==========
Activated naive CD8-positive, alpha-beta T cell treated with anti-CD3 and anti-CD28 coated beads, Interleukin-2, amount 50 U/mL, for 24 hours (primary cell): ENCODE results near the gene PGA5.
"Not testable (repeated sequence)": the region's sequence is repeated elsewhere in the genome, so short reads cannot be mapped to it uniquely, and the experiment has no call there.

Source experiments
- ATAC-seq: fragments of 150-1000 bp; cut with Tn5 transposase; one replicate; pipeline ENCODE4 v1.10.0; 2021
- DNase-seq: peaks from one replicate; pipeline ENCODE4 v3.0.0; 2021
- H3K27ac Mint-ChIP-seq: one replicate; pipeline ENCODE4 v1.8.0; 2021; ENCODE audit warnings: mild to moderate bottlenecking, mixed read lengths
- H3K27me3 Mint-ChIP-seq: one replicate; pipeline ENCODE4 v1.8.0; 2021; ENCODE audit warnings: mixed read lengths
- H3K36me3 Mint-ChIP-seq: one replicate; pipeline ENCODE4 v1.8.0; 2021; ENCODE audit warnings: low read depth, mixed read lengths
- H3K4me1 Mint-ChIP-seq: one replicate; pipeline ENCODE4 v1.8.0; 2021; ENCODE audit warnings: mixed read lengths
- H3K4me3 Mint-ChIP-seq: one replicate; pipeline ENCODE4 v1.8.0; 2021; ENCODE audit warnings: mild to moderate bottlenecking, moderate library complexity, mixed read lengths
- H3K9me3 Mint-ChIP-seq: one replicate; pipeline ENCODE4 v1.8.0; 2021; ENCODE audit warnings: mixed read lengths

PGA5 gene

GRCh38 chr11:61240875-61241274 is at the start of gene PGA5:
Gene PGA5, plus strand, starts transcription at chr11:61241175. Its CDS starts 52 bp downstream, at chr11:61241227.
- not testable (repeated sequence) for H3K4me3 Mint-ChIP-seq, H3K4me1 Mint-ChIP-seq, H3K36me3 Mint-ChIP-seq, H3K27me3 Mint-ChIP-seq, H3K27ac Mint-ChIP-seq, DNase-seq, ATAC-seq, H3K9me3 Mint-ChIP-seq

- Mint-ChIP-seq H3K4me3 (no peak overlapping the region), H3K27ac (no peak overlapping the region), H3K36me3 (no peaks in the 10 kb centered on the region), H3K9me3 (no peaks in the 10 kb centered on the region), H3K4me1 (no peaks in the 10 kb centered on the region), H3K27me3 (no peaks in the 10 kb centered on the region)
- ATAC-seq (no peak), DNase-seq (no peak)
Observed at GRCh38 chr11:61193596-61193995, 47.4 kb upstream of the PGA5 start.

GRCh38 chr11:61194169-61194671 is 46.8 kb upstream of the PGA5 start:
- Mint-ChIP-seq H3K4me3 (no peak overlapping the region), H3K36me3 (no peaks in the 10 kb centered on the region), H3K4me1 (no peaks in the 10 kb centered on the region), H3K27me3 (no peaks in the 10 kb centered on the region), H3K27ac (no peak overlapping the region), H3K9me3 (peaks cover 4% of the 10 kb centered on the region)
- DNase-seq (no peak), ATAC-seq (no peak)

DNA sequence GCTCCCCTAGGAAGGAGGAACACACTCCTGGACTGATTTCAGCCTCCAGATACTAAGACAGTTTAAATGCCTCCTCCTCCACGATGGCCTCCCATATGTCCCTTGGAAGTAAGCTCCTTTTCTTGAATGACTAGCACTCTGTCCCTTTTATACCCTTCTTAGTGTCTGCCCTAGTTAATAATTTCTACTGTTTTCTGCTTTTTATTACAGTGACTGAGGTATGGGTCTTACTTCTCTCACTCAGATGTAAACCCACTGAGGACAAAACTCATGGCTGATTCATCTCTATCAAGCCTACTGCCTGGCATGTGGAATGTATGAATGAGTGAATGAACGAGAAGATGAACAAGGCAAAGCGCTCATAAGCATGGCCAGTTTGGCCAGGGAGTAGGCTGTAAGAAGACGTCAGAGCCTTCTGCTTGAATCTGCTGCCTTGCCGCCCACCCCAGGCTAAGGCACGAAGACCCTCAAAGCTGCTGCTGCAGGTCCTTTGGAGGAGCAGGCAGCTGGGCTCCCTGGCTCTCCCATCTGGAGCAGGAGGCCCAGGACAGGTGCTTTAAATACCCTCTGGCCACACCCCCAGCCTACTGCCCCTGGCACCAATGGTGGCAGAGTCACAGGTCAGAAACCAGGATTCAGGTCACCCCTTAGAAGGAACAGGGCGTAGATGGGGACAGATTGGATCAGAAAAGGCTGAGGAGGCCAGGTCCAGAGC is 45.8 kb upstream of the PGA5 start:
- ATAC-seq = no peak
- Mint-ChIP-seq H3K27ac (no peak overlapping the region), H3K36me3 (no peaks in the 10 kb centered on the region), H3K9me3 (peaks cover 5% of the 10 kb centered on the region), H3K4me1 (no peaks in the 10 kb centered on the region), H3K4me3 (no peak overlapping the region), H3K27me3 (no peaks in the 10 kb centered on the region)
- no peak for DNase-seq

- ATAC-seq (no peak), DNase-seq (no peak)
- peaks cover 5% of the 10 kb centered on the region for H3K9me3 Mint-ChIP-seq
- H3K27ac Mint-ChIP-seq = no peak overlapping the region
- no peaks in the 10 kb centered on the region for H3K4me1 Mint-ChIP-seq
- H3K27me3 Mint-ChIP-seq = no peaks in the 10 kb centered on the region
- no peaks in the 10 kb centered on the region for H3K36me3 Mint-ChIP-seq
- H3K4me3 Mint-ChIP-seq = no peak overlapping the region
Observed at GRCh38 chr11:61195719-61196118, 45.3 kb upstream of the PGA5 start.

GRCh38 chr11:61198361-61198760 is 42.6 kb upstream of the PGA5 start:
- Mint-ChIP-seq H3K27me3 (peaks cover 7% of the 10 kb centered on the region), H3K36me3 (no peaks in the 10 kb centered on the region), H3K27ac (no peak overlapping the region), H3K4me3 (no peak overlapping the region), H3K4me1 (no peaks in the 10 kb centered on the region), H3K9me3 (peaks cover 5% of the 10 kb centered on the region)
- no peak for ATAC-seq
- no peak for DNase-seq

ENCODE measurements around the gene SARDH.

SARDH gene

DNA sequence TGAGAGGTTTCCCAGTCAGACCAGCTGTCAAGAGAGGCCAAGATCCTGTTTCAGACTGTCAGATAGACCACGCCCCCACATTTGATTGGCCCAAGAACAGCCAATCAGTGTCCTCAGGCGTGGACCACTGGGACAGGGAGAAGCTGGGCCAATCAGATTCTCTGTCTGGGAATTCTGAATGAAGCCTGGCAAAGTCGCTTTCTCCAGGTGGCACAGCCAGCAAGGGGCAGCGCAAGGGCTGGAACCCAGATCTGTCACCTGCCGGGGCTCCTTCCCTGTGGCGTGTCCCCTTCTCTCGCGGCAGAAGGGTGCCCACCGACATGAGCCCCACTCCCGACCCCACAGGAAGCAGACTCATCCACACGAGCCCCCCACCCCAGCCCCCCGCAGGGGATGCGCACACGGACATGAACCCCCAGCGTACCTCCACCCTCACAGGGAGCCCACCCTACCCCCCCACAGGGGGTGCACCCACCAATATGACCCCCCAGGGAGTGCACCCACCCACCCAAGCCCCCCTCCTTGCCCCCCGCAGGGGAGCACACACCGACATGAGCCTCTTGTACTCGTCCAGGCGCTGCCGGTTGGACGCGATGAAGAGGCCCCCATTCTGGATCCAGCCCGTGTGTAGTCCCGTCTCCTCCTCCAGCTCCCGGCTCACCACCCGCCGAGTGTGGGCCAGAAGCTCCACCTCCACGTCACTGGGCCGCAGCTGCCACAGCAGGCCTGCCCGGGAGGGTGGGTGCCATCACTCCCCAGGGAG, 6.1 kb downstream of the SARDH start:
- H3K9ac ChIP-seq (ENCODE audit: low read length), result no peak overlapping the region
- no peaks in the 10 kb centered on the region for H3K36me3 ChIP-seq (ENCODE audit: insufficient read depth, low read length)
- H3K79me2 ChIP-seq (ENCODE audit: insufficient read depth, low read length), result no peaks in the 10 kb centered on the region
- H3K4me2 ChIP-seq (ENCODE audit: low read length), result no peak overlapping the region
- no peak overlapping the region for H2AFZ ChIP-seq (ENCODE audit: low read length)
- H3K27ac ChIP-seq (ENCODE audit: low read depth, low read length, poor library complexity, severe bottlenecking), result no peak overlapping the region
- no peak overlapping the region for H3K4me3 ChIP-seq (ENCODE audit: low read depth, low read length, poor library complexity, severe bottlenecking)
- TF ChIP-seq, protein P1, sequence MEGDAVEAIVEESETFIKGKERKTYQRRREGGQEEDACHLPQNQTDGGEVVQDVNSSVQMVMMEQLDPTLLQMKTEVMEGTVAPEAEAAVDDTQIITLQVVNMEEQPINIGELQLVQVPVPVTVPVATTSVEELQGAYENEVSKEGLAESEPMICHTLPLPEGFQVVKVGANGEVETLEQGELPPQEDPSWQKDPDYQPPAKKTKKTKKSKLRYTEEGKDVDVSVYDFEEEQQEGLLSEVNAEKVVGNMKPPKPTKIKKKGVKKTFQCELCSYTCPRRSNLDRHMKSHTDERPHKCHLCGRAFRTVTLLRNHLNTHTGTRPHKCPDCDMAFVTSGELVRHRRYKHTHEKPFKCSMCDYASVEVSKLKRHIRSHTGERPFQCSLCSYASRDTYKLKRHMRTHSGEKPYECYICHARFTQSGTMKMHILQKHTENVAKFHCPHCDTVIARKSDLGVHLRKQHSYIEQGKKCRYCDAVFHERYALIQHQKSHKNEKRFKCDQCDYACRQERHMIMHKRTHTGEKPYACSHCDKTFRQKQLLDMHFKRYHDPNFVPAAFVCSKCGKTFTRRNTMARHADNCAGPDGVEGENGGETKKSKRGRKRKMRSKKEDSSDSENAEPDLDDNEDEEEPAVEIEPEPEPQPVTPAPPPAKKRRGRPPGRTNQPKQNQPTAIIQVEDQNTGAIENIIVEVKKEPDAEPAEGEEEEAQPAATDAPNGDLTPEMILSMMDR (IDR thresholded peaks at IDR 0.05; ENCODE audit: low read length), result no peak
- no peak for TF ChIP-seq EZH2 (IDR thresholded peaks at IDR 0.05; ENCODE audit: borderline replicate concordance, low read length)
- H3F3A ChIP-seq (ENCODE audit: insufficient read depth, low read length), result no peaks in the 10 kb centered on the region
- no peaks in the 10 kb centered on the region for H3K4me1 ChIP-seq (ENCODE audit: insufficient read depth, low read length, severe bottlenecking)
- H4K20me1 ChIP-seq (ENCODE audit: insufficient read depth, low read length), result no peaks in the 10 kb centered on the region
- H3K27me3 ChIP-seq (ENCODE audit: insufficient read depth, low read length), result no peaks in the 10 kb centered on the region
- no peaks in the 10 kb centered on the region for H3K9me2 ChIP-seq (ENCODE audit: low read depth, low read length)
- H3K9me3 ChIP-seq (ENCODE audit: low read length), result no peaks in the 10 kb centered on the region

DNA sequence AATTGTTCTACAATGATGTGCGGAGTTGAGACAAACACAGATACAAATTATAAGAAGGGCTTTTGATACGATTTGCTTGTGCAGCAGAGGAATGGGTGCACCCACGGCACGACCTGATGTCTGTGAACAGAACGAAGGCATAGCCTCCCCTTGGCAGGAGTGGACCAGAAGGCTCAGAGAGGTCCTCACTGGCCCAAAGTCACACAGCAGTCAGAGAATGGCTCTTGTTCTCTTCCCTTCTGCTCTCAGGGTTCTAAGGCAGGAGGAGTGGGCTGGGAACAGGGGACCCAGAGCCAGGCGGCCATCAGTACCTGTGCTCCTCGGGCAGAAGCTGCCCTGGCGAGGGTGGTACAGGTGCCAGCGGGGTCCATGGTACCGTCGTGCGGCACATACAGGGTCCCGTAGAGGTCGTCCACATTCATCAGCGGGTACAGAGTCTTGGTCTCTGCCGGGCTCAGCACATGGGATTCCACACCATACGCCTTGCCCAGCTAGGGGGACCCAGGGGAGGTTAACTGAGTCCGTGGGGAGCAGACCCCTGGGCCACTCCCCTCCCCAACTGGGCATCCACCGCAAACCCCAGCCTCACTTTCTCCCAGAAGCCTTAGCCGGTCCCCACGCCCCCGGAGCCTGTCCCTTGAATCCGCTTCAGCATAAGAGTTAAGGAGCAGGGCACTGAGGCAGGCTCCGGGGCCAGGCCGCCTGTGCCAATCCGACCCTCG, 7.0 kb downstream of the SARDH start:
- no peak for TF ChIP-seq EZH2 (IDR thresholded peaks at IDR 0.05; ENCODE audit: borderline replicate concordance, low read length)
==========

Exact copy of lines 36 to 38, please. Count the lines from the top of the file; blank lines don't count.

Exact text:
- no peak for ATAC-seq
- no peak for DNase-seq

ENCODE measurements around the gene SARDH.